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  • Wilde, Aesthetics, Consumer Culture
  • John Peters
Paul L. Fortunato. Modernist Aesthetics and Consumer Culture in the Writings of Oscar Wilde. New York: Routledge, 2007. ix + 162 pp. $110.00

Paul L. Fortunato's Modernist Aesthetics and Consumer Culture in the Writings of Oscar Wilde does a good job of outlining the cultural context surrounding Wilde's earlier works and arguing for this influence on his writings. Fortunato begins by discussing Wilde's social circles and consumer culture. During the course of this discussion, he argues for a very mixed social interaction among the wealthy, aristocratic, and interesting individuals (such as Wilde). In other words, he suggests that during this period society was far less defined solely by class than it had been at other times. The Souls, a group that was dominated by the aristocracy, were representative of this new social world, defined themselves less by class than by aesthetic taste, and associated with like-minded individuals from the artist and middle classes. This kind of view resulted in a mixing of high and mass culture in such venues as newspapers and the theater.

Fortunato goes on to discuss the new journalism of the late nineteenth century, focusing particularly on the Pall Mall Gazette, which was more sensational than conventional newspapers, sought broader circulation and moved largely within the world of popular culture. Out of this emphasis on popular culture and new journalism came such publications as Woman's World, which Wilde edited during the latter part of the 1880s. Fortunato argues that Wilde's magazine, like other similar magazines, was influenced by popular culture, particularly in the form of female aestheticism, which blurred the line between traditional topics of aesthetics (literature and the visual arts) and popular emphases on beauty (fashion and personal appearance). Fortunato sees connections [End Page 106] between the ideas of the female aesthetes (some of whom published their ideas in Woman's World) and those of Wilde, particularly those ideas emphasizing the value of appearance and surface. Where others rejected female aesthetic views, Wilde generally embraced them—consequently came Wilde's focus on such ideas as the importance of surface, the desire to shine, and a value of style. Fortunato concludes his discussion of Wilde by considering the foregoing ideas in relationship to the theater world of the time and to Wilde's Lady Windermere's Fan in particular. For Fortunato, Lady Windermere's Fan emphasizes consumer fashion and plays to the mass audience rather than rejecting that part of the audience, and he sees the character of Mrs. Erlynne as especially important to the movement of the play, both in the fact that she acts counter to the conventional melodramatic characters that she resembles in the theater of the time and in the fact that her emphasis remains throughout on the importance of surface and the value of consumer fashion.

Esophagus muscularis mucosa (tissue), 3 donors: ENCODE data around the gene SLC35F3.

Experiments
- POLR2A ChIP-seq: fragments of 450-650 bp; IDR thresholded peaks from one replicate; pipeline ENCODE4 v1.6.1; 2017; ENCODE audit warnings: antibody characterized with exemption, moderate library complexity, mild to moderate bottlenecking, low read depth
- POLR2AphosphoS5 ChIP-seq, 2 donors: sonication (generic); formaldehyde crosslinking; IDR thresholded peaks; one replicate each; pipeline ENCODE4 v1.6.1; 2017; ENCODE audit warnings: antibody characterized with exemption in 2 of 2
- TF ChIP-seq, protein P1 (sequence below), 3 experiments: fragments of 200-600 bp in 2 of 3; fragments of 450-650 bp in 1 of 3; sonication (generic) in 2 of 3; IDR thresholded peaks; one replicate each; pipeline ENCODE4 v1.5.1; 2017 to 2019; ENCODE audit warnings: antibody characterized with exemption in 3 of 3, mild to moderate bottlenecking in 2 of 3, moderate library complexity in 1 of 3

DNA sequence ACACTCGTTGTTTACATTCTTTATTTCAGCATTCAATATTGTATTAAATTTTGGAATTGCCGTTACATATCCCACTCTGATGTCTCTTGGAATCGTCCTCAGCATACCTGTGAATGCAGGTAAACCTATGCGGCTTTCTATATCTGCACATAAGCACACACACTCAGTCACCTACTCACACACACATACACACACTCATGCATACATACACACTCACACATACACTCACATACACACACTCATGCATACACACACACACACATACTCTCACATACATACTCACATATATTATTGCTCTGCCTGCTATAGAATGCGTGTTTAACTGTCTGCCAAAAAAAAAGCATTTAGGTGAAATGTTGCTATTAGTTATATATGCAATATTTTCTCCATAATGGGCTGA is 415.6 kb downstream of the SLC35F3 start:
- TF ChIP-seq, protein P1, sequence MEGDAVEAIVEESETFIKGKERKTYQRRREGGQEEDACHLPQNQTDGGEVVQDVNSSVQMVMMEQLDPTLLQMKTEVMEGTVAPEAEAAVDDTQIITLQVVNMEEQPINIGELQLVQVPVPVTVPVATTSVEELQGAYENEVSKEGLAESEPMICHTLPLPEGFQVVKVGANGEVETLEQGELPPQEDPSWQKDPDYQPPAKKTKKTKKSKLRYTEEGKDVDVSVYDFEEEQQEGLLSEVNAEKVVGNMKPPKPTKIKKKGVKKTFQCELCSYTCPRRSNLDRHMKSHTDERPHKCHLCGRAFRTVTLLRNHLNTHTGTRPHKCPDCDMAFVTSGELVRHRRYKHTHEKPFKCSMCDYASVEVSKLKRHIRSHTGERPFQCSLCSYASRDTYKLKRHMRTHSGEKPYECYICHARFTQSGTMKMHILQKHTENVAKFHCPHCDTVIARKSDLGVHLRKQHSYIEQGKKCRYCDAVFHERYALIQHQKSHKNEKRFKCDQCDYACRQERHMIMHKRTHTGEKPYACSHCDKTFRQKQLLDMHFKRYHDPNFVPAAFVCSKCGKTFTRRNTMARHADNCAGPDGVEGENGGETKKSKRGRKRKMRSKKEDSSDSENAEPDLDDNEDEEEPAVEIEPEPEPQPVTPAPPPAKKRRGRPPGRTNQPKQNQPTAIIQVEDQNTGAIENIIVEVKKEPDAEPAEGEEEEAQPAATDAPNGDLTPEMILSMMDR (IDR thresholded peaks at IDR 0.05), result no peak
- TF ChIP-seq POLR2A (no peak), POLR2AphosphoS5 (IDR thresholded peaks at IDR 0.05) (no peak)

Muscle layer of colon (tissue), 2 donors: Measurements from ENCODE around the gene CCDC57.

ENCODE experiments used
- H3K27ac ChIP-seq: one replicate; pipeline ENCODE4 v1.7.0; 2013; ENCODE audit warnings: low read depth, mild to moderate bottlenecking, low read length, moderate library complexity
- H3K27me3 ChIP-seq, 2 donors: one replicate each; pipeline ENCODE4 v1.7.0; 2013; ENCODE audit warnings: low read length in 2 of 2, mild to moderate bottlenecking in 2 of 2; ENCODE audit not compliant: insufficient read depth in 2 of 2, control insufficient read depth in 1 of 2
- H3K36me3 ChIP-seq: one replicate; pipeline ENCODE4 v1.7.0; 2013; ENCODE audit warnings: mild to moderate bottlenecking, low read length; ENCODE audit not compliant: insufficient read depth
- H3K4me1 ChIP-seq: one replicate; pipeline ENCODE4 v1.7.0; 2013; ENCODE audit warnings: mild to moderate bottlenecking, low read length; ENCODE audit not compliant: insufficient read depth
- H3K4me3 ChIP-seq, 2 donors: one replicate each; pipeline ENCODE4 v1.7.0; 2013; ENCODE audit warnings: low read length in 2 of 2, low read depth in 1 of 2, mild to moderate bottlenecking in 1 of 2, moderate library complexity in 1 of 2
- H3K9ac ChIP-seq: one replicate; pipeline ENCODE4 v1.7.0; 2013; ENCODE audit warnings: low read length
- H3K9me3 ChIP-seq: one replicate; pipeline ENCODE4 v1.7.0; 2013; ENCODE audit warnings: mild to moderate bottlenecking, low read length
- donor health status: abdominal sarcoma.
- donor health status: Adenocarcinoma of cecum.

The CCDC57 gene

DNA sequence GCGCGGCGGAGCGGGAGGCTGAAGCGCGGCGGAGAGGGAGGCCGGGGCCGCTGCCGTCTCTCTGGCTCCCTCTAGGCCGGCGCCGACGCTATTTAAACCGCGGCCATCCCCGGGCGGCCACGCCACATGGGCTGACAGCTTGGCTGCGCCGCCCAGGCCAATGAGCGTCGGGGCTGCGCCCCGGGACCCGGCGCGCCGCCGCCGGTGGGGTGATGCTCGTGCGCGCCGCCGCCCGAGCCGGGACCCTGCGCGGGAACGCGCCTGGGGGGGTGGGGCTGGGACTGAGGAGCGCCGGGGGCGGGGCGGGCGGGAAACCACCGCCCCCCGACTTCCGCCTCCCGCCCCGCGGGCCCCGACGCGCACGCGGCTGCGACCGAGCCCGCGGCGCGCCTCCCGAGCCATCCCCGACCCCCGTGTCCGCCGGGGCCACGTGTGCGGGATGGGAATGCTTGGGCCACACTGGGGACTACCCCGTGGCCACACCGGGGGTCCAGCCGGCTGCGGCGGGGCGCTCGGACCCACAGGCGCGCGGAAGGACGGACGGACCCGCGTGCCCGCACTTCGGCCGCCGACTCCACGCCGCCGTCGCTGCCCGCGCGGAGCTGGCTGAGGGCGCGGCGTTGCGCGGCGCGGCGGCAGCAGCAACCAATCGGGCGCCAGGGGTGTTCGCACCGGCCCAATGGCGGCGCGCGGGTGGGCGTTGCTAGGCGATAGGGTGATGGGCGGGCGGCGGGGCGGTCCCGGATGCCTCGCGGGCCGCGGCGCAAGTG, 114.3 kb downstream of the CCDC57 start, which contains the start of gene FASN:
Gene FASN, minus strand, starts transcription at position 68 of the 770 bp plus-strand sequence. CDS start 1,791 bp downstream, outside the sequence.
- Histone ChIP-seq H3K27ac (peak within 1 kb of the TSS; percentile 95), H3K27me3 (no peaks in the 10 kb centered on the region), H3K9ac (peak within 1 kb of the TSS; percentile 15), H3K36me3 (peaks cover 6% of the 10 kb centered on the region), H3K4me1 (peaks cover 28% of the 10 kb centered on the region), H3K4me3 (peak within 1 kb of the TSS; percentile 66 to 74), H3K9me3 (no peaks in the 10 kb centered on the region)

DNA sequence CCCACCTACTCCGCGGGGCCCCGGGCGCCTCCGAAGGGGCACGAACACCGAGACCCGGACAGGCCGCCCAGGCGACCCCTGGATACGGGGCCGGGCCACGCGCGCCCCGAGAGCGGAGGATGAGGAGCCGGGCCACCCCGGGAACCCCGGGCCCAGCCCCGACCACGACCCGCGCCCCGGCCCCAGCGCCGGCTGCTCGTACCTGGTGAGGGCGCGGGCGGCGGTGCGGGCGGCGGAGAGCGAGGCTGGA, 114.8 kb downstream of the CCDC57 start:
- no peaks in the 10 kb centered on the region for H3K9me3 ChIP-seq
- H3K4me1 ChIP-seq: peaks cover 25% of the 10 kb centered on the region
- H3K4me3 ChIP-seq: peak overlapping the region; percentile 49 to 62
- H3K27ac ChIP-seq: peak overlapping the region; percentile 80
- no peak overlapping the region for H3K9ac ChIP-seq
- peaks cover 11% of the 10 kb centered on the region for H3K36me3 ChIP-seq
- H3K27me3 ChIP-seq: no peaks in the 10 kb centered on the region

Fortunato makes very useful contributions to the context surrounding Wilde's writings, and he makes a convincing argument that Wilde's views were influenced by the general popular ideas on beauty and particularly those ideas propounded by the female aesthetes. I do have some reservations. For example, this book focuses heavily on Wilde's earlier writings and far less on his work after Lady Windermere's Fan. There seems to be very much a progression in Wilde's work leading from Lady Windermere's Fan to The Importance of Being Earnest, in which he refined his ideas and their implementation. Fortunato seems to minimize the significant changes that occurred in Wilde's career as it progressed. As a result, I felt as if Fortunato's assessments are not as applicable to his later as they are to the earlier works. I also think that at times Fortunato pushed his ideas a little too far in emphasizing the influence of popular culture on Wilde's works. Clearly, Wilde was influenced, but perhaps not quite as much as Fortunato argues. I also wondered about the emphasis on modernism in the book. I think that needed to be far more fully developed than it is here in order to see a connection between Wilde's work and that of modernists such as Conrad, Joyce, Woolf, and so...


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pp. 106-107
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Will Be Archived 2021
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